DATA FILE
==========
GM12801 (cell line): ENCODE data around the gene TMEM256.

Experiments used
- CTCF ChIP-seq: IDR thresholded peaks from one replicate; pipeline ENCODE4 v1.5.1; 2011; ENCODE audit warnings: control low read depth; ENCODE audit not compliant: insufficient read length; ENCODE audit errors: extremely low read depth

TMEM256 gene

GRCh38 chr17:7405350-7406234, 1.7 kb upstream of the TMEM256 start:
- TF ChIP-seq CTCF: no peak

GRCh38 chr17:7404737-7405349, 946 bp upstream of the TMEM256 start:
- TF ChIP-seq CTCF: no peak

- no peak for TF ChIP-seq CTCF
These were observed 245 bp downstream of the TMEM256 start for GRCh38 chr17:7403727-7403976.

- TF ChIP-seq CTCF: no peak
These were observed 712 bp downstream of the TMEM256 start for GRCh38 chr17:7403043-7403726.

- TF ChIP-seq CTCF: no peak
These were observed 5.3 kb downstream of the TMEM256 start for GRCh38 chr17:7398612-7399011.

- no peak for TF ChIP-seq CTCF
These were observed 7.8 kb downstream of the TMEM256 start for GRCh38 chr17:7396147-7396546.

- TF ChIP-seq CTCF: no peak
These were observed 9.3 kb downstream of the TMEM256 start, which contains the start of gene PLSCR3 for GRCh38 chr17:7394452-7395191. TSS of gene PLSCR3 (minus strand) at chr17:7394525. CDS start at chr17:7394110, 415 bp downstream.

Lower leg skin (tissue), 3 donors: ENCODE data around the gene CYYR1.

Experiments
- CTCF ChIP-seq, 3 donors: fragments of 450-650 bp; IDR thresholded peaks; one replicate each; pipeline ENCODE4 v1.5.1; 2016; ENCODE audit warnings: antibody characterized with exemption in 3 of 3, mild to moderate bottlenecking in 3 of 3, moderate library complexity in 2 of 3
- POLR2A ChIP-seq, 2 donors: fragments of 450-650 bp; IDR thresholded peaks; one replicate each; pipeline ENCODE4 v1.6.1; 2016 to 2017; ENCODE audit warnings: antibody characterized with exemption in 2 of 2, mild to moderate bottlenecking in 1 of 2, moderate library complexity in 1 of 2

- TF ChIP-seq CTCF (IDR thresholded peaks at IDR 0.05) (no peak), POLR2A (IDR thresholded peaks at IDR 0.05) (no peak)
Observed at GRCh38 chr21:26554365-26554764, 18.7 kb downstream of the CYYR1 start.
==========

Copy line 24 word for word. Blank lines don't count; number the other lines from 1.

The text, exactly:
Observed at GRCh38 chr21:26554365-26554764, 18.7 kb downstream of the CYYR1 start.